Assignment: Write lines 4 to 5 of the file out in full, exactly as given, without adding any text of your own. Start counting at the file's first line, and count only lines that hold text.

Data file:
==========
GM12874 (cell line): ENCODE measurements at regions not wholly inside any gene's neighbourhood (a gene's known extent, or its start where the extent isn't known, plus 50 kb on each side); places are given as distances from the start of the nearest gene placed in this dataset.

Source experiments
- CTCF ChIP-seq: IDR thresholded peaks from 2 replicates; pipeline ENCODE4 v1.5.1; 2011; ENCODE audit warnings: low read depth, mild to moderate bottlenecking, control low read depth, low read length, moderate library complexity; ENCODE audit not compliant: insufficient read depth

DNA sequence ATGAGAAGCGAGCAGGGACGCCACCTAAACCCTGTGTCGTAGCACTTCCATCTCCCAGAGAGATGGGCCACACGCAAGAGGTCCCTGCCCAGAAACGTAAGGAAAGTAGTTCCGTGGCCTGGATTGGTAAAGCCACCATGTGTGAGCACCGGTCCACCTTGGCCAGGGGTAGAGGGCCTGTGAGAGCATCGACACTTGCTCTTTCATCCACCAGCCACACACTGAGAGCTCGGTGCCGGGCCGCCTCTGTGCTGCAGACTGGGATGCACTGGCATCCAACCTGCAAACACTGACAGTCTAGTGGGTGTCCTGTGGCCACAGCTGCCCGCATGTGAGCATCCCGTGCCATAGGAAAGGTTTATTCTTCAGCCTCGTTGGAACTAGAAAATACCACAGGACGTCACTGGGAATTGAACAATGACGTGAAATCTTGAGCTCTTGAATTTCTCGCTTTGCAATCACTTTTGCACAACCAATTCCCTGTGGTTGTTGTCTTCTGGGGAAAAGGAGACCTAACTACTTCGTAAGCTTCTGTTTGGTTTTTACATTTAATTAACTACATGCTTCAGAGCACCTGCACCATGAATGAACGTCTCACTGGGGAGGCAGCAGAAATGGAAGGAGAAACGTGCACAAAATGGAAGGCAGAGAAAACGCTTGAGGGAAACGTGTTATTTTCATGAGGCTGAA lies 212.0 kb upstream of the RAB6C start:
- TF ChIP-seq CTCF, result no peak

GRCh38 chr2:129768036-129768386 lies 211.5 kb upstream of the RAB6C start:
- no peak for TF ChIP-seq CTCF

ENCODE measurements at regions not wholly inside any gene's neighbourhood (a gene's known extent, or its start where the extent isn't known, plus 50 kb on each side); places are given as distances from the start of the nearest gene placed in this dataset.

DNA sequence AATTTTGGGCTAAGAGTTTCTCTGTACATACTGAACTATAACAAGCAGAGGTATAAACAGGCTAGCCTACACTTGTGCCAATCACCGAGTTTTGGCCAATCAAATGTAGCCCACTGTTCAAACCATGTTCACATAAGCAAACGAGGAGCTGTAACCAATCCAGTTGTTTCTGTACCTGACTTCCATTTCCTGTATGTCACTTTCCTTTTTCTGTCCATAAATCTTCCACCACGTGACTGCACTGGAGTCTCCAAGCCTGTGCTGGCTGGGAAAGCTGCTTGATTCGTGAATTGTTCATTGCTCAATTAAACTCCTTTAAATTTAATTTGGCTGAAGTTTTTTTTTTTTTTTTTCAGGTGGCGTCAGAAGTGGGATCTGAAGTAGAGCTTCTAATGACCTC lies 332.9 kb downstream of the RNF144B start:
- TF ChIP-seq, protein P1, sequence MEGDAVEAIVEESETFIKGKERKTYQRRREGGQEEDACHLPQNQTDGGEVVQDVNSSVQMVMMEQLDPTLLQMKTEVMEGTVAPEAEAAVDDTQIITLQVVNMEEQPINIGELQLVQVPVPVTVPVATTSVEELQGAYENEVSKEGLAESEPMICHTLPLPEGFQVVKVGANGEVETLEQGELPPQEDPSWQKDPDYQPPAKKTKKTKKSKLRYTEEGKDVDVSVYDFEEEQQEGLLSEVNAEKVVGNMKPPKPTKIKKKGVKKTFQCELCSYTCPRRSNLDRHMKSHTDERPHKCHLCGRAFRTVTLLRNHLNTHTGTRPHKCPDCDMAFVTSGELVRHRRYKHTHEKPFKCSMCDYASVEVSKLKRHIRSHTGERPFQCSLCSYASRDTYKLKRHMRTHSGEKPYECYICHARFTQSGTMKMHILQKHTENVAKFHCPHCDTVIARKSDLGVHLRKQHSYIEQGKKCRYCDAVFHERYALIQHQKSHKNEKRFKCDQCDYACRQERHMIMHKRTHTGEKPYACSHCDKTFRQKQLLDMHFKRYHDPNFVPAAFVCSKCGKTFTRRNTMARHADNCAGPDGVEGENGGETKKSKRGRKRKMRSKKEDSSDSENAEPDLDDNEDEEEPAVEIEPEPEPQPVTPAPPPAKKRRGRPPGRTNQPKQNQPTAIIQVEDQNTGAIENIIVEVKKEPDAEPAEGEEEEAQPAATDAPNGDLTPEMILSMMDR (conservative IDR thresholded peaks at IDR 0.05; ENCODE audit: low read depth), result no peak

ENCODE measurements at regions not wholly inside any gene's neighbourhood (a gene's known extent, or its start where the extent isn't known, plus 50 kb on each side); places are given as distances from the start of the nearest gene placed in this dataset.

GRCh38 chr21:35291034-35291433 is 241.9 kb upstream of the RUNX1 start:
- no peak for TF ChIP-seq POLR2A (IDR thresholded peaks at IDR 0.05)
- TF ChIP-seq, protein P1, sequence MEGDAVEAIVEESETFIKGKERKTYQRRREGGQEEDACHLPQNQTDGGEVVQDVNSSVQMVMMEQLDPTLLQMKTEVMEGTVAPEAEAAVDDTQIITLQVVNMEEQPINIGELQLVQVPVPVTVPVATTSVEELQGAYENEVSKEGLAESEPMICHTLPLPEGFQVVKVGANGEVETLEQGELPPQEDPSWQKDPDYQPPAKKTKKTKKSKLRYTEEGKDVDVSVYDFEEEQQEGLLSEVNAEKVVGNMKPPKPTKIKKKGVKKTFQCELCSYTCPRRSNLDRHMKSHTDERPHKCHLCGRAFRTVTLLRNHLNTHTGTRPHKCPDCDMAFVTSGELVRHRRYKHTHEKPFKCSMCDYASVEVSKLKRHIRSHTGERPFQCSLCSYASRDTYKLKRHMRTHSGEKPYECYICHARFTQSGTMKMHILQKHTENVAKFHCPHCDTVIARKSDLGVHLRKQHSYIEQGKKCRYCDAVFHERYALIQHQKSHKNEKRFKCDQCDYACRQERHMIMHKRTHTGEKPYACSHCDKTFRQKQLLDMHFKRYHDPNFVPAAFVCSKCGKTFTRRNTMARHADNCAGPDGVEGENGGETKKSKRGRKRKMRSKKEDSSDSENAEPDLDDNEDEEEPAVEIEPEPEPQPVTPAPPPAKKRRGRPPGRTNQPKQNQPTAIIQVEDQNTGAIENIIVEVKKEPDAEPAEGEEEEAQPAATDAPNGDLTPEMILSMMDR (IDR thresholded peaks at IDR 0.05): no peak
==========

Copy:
DNA sequence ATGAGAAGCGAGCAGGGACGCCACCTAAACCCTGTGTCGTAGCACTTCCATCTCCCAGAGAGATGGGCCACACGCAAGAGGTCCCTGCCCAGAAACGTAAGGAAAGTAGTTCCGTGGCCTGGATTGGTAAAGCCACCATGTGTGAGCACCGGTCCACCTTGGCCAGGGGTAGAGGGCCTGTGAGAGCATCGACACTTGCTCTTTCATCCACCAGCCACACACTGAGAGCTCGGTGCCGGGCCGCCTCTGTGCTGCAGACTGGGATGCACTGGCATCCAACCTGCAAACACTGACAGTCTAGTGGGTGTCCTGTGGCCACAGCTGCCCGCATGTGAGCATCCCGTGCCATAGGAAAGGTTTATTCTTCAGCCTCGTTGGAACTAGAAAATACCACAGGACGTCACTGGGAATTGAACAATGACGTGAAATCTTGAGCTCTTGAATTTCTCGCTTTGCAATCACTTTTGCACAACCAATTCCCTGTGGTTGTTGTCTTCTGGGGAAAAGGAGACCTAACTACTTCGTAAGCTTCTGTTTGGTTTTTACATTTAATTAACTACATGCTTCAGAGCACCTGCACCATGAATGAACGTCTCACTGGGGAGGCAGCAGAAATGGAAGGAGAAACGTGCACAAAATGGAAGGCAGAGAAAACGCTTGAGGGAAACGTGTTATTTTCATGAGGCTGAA lies 212.0 kb upstream of the RAB6C start:
- TF ChIP-seq CTCF, result no peak